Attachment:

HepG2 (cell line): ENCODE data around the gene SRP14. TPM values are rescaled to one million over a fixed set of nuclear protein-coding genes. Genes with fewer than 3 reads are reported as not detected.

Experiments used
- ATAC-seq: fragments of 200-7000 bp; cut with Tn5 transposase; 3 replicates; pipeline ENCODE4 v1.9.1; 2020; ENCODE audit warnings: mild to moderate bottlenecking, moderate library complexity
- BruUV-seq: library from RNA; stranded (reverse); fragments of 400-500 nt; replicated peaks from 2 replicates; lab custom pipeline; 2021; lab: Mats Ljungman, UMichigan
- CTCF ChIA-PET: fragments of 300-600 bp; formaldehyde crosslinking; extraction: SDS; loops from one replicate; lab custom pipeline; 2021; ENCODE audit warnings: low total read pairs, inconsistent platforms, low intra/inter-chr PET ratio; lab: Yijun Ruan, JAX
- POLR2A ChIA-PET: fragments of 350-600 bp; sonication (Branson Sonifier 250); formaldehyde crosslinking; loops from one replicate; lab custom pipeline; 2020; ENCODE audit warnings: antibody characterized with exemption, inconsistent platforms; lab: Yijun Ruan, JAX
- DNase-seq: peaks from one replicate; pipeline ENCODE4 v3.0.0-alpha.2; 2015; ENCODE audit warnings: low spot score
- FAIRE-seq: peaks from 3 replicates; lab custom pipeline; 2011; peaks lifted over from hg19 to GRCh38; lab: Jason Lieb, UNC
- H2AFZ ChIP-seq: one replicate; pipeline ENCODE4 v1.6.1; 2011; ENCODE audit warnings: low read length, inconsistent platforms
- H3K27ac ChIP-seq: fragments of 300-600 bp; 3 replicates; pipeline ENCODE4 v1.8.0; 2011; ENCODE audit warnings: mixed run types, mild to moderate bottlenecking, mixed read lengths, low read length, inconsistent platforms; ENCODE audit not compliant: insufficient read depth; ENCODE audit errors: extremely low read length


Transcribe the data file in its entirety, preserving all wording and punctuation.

HepG2 (cell line): ENCODE data around the gene SRP14. TPM values are rescaled to one million over a fixed set of nuclear protein-coding genes. Genes with fewer than 3 reads are reported as not detected.

Experiments used
- ATAC-seq: fragments of 200-7000 bp; cut with Tn5 transposase; 3 replicates; pipeline ENCODE4 v1.9.1; 2020; ENCODE audit warnings: mild to moderate bottlenecking, moderate library complexity
- BruUV-seq: library from RNA; stranded (reverse); fragments of 400-500 nt; replicated peaks from 2 replicates; lab custom pipeline; 2021; lab: Mats Ljungman, UMichigan
- CTCF ChIA-PET: fragments of 300-600 bp; formaldehyde crosslinking; extraction: SDS; loops from one replicate; lab custom pipeline; 2021; ENCODE audit warnings: low total read pairs, inconsistent platforms, low intra/inter-chr PET ratio; lab: Yijun Ruan, JAX
- POLR2A ChIA-PET: fragments of 350-600 bp; sonication (Branson Sonifier 250); formaldehyde crosslinking; loops from one replicate; lab custom pipeline; 2020; ENCODE audit warnings: antibody characterized with exemption, inconsistent platforms; lab: Yijun Ruan, JAX
- DNase-seq: peaks from one replicate; pipeline ENCODE4 v3.0.0-alpha.2; 2015; ENCODE audit warnings: low spot score
- FAIRE-seq: peaks from 3 replicates; lab custom pipeline; 2011; peaks lifted over from hg19 to GRCh38; lab: Jason Lieb, UNC
- H2AFZ ChIP-seq: one replicate; pipeline ENCODE4 v1.6.1; 2011; ENCODE audit warnings: low read length, inconsistent platforms
- H3K27ac ChIP-seq: fragments of 300-600 bp; 3 replicates; pipeline ENCODE4 v1.8.0; 2011; ENCODE audit warnings: mixed run types, mild to moderate bottlenecking, mixed read lengths, low read length, inconsistent platforms; ENCODE audit not compliant: insufficient read depth; ENCODE audit errors: extremely low read length